Feast of Corpus Christi fosters faith in the Real Presence
June 11, 2020
The feast we celebrate this Sunday – Corpus Christi, or the Solemnity of the Most Holy Body and Blood of Christ – is an ancient one, originating in 1264. The prior 100 years had undergone a threat to the belief of the Real Presence in the Eucharist, namely through the Albigensian heresy.
In response, Pope Urban IV instituted the feast we celebrate today. He commissioned St. Thomas Aquinas to write the office for the liturgies of this feast. The hymns he wrote are the ones we are so familiar with today: “Pangue Lingua,” “Tantum Ergo,” and “Panis Angelicus,” to name a few.
Today we face a crisis similar to what Pope Urban and St. Thomas Aquinas faced in the 13th century. A 2019 Pew Research poll indicated that just one-third of U.S. Catholics believe what the church teaches on the Holy Eucharist. Shortly after the poll was published, priests and bishops were asking, “What can we do to reverse this trend?”
The Gospel we read today couldn’t be more clear. In his “Bread of Life Discourse” given in Capernaum, Jesus says, “He who eats my flesh and drinks my blood has eternal life, and I will raise him up at the last day” (Jn 6:54). The Eucharist is not a symbol or a sign, but truly his flesh and truly his blood.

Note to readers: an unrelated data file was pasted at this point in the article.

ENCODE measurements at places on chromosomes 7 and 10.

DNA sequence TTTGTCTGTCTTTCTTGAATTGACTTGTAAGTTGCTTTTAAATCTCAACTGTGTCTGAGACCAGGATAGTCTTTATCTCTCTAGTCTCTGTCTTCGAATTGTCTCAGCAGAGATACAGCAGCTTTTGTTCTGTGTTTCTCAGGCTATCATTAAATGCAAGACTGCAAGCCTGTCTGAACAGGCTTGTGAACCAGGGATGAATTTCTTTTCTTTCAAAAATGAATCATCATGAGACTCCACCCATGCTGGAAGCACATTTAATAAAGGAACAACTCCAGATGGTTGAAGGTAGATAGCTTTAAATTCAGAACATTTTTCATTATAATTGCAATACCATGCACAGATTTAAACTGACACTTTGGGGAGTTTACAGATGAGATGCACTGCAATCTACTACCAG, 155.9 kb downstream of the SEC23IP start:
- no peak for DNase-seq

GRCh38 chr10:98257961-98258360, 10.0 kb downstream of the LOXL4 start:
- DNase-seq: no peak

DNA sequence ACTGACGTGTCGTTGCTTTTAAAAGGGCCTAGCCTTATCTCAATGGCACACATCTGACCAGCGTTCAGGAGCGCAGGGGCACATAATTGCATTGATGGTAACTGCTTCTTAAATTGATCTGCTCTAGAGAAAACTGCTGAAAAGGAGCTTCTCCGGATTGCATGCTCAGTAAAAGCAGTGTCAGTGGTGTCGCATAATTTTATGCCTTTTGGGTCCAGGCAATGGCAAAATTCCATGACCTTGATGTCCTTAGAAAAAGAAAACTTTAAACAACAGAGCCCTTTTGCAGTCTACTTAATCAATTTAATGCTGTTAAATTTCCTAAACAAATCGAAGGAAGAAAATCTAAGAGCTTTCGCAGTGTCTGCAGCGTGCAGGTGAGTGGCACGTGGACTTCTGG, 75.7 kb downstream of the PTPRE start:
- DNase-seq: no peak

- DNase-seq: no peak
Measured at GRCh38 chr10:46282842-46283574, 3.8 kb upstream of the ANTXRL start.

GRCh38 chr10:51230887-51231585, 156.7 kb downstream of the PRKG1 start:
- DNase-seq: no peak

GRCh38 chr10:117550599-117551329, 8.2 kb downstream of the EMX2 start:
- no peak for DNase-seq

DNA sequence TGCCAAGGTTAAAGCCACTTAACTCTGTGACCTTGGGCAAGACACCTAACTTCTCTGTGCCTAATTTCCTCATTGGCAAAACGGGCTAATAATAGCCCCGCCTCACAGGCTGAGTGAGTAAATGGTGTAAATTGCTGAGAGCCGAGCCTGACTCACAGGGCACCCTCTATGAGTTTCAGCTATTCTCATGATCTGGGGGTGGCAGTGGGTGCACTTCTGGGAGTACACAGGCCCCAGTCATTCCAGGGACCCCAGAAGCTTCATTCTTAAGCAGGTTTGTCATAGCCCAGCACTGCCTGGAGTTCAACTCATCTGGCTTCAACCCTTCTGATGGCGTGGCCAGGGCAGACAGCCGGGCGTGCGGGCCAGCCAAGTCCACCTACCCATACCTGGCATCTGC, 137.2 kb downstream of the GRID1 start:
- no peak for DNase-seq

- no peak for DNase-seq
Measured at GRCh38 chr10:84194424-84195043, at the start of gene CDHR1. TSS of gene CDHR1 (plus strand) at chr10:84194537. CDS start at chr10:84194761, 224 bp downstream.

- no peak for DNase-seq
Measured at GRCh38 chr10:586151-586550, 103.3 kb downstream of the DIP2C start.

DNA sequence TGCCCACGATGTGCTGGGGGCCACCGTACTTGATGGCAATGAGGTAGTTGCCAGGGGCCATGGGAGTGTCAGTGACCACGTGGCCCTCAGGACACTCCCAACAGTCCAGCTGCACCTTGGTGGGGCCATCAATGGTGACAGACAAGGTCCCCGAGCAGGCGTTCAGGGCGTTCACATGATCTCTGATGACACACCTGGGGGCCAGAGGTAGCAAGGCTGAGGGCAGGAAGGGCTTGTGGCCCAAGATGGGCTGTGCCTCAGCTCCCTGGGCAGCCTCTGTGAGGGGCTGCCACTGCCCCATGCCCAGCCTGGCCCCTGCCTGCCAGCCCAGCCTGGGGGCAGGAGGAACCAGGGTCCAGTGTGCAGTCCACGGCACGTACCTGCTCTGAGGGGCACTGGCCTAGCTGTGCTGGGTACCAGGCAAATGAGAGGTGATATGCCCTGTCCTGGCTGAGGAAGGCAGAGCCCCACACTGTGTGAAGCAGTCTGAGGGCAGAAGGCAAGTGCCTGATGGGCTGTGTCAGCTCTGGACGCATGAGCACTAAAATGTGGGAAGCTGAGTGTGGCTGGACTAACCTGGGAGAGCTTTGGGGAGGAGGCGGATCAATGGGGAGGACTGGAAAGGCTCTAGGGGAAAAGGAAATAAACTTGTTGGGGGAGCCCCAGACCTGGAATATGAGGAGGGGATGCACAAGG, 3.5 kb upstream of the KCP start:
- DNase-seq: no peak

Maybe these past three months have brought part of the answer to this crisis of faith. Just as one only really appreciates water when he is parched by thirst, so too our hunger for the flesh and blood of Jesus seemed to increase during this time. Yes, we yearn for community. We have been praying our “Act of Spiritual Communion.” Yet, that longing we have to receive the Eucharist would not exist for a symbol – as if we were longing for Easter lilies or a Christmas tree. This is the type of longing a wife has when her husband has been shipped off to war: a longing for communion with a person.
The Lord provided this Feast of Corpus Christi especially through the hymns of St. Thomas Aquinas to restore the church’s faith in his precious Body and Blood. I pray that a parish priest writing for his diocesan paper 800 years from now may look back at our time and see how a pandemic brought a resurgence of eucharistic faith in the Catholic Church.
Father Joseph Sund is associate pastor at St. Patrick Parish in O’Neill, St. Joseph Mission in Amelia, Sacred Heart Parish in Boyd County, St. Boniface Parish in Stuart and St. Joseph Parish in Atkinson.